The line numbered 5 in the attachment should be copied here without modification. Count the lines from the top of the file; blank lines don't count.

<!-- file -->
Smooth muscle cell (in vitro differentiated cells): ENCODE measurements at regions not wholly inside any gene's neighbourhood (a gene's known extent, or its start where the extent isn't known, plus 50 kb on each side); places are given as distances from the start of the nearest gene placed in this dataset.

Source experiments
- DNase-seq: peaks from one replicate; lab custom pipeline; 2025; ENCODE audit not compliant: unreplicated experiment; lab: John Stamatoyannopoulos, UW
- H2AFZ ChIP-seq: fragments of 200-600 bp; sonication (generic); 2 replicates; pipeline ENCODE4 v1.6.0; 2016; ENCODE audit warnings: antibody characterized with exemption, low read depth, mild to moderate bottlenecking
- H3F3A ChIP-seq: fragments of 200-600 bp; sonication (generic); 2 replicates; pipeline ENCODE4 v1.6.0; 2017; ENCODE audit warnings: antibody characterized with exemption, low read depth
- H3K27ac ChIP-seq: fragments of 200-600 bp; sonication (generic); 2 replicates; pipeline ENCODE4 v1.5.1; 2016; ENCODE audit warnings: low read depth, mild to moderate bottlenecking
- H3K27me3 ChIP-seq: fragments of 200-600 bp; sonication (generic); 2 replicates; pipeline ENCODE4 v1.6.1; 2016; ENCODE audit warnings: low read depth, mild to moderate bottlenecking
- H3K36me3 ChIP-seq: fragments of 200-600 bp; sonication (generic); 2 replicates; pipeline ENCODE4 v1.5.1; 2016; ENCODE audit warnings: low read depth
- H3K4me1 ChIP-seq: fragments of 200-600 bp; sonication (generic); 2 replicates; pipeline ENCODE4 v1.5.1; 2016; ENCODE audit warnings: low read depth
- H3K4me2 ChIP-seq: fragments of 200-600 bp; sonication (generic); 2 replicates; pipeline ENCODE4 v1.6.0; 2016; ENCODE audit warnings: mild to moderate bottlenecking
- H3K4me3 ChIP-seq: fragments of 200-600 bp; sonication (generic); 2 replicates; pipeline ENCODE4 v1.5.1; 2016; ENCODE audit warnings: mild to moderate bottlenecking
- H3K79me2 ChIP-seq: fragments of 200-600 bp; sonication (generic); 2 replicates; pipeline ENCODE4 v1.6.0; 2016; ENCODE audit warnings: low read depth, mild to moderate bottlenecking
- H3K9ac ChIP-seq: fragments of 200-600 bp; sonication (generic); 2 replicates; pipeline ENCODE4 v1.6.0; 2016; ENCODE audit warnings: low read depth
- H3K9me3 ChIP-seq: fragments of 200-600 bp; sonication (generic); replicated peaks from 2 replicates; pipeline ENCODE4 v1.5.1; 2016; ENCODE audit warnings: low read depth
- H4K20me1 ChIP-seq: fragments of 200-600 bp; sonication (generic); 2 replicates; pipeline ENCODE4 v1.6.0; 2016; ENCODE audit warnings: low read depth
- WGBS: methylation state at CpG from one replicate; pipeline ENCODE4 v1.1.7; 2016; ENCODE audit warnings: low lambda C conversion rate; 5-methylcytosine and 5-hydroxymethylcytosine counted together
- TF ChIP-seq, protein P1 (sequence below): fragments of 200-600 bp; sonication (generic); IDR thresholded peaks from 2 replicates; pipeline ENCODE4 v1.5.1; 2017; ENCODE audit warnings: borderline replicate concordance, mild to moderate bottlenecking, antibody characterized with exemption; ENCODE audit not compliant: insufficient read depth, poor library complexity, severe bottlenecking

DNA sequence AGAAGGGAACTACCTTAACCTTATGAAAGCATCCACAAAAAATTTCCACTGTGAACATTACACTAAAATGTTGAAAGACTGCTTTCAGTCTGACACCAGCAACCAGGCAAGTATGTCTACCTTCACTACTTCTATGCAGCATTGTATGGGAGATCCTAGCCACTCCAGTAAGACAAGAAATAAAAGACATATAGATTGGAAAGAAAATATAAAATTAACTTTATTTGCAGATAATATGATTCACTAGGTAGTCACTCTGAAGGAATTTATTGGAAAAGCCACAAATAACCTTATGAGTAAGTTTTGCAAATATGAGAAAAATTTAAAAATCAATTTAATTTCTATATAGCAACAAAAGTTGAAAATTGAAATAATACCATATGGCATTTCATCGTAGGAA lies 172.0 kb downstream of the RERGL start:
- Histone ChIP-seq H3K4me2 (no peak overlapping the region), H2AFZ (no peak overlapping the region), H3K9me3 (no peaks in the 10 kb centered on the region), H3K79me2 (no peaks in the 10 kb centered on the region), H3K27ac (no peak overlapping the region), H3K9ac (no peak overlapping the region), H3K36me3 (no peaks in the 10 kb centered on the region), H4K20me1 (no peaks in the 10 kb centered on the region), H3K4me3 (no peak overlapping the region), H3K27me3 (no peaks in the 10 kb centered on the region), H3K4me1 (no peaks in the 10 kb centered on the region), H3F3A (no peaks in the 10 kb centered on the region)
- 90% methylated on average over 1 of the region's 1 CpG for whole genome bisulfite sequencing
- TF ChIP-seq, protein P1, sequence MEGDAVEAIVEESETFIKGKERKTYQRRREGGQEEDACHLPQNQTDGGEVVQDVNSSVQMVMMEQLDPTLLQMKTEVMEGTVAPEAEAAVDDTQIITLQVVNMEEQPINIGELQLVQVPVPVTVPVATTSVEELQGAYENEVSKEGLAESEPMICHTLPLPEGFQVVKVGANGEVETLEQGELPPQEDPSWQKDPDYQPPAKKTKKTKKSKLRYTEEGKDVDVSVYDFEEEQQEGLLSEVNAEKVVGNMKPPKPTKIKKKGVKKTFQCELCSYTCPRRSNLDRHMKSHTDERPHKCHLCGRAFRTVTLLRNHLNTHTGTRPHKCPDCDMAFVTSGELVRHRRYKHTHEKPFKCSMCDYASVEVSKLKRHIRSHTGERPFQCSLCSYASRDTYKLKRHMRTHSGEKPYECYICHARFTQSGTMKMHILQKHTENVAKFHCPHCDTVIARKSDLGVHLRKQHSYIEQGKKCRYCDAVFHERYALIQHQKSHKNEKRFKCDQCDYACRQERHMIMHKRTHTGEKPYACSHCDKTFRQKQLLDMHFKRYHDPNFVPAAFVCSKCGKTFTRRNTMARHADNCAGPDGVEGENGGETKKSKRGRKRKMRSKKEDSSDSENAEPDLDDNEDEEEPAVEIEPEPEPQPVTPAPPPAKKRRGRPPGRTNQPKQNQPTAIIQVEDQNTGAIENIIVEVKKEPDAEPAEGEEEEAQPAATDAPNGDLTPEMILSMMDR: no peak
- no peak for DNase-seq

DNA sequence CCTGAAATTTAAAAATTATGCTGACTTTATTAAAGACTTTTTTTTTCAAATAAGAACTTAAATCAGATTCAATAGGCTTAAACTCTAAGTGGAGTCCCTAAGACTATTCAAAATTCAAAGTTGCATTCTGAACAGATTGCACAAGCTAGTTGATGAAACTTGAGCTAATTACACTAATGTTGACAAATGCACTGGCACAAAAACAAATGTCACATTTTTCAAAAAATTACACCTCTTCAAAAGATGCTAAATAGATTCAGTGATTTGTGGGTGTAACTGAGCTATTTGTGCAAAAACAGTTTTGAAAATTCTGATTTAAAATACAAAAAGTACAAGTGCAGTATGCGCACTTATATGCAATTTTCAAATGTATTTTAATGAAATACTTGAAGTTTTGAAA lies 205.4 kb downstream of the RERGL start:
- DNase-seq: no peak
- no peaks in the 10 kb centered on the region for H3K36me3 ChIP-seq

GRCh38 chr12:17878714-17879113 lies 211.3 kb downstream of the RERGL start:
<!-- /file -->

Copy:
- H3F3A ChIP-seq: fragments of 200-600 bp; sonication (generic); 2 replicates; pipeline ENCODE4 v1.6.0; 2017; ENCODE audit warnings: antibody characterized with exemption, low read depth